The International Criminal Court’s prosecutor has put combatants and their commanders on notice that he is monitoring Russia’s invasion of Ukraine and has jurisdiction to prosecute war crimes and crimes against humanity.
But Prosecutor Karim Khan acknowledged that he cannot investigate the issue that is being most talked-about at this stage of the invasion — the crime of aggression.
Western leaders have widely condemned Russian President Vladimir Putin’s order to invade Ukraine. U.S. President Joe Biden on Thursday said the invasion “was always about naked aggression, about Putin’s desire for empire by any means necessary,” while British Prime Minister Boris Johnson called it “Vladimir Putin’s war of aggression.”
While the global treaty that established the Hague-based court in 2002 has been updated to include the crime of aggression since 2018, Khan said he does not have jurisdiction over that because neither Ukraine nor Russia is among the court’s 123 member states.
The only way the court could get jurisdiction over the crime of aggression in the conflict in Ukraine is if the United Nations Security Council were to call on the ICC to investigate.
That “ain’t going to happen,” said Brendan Plant, a Fellow of the Lauterpacht Centre for International Law and Downing College at the University of Cambridge, because Russia is one of the council’s veto-wielding permanent members.
Putin has sought to justify his invasion by warning that pro-Russian rebels in eastern Ukraine faced what he called genocide from Ukrainian forces.
Plant called it a “concocted” legal justification.
“Even if this twisted invocation of the right of self-defense were accepted, it’s extremely difficult to see how such a wide-scale invasion, with incursions across multiple sites across the country, well beyond even the most expansive territorial claims of the separatist regions, could be justified as a necessary and proportionate act of self-defense,” he said.
While the crime of aggression is out of the global court’s reach, crimes committed during the conflict are not.
Khan said his office “may exercise its jurisdiction over and investigate any act of genocide, crime against humanity or war crime committed within the territory of Ukraine.” That’s because Ukraine, while not a member state, has accepted the court’s jurisdiction.
In a warning that could apply to Russia’s civilian and military leadership, Khan said that “any person who commits such crimes, including by ordering, inciting or contributing in another manner to the commission of these crimes may be liable to prosecution before the Court.”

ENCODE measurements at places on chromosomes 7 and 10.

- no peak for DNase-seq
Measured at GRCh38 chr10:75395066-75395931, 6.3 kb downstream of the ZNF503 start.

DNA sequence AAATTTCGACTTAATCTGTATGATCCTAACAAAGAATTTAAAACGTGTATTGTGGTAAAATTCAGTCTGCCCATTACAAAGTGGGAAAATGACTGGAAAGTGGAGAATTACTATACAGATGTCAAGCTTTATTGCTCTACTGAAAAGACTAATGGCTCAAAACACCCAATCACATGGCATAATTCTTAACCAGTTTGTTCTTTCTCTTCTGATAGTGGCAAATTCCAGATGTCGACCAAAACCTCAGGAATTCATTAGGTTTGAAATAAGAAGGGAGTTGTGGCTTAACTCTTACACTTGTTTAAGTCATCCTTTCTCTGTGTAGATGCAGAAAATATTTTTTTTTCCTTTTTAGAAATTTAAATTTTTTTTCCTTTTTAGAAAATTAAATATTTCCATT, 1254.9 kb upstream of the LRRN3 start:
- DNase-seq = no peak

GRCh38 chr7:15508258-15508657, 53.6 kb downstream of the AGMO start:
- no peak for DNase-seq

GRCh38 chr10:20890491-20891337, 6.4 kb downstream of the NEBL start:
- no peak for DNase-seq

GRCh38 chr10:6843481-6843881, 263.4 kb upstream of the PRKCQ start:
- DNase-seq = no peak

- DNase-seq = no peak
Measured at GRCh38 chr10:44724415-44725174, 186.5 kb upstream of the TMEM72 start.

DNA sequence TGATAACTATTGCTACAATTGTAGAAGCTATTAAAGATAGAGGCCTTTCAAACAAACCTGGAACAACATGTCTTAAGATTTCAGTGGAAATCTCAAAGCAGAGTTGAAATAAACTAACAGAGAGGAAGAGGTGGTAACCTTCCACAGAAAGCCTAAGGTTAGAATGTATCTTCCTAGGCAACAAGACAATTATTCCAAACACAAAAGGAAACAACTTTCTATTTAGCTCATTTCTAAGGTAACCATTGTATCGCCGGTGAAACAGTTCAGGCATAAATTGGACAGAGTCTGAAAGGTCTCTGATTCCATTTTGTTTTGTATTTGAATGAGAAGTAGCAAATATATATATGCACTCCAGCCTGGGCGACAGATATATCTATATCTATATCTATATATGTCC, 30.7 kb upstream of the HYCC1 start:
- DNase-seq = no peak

He added: “It is imperative that all parties to the conflict respect their obligations under international humanitarian law.”
War crimes and crimes against humanity cover numerous offenses committed during armed conflicts including murder, torture, rape and forced expulsions of civilians. Laws governing the conduct of war aim to rein in disproportionate use of force and protect civilians and troops no longer participating in fighting such as prisoners and the wounded. They also prohibit attacks on civilian targets and infrastructure such as hospitals and on cultural and religious sites like churches.
Rights group Amnesty International said Friday that Russia’s invasion was “marked by indiscriminate attacks on civilian areas and strikes on protected objects such as hospitals.”
The group made the claim after analyzing photos, video and satellite imagery of three attacks carried out in the early hours of Feb. 24.
“The Russian government, which falsely claims to use only precision-guided weapons, should take responsibility for these acts,” said Agnes Callamard, Amnesty International’s Secretary General.
The ICC was established in 2002 to prosecute individual perpetrators and their commanders responsible for war crimes, crimes against humanity and genocide, in cases where nations are unable or unwilling to hold their own trials. The crime of aggression was added later to the list of offenses in the Rome Statute treaty that founded the court.
While the ICC cannot prosecute anybody for aggression in the Ukraine invasion, there is another avenue, said Carsten Stahn, a professor of international criminal law and global justice at Leiden University.
“We have around 40 states in the world which have actually legislation on the crime of aggression, and some of them could use this legislation also in order to in order to exercise jurisdiction over aggression,” Stahn said.
Universal jurisdiction is invoked by some nations in cases of war crimes and crimes against humanity, allowing them to prosecute crimes committed outside their own borders.
One of the highest profile examples of its use was against former Chilean dictator Augusto Pinochet, who was arrested in London in 1998 on a Spanish warrant. He ultimately was not put on trial due to ill health, but his case served as a warning for leaders accused of crimes that they may no longer be able to travel the world with impunity.
Although Ukraine is not a member of the ICC, it has accepted the court’s jurisdiction over alleged crimes on its territory dating back to 2013. That acceptance forms the legal underpinning for Khan’s warning to combatants that he could prosecute crimes committed during the Russian invasion.
The court already has conducted a preliminary probe into crimes linked to the violent suppression of pro-European protests in Kyiv in 2013-2014 and allegations of crimes in Crimea, which Russia annexed in 2014, and eastern Ukraine.
In December 2020, the then-ICC Prosecutor Fatou Bensouda said the probe uncovered indications that “a broad range of conduct constituting war crimes and crimes against humanity within the jurisdiction of the Court have been committed” in Ukraine. However, the court’s prosecutors have not yet sought permission from judges to open a full-scale investigation.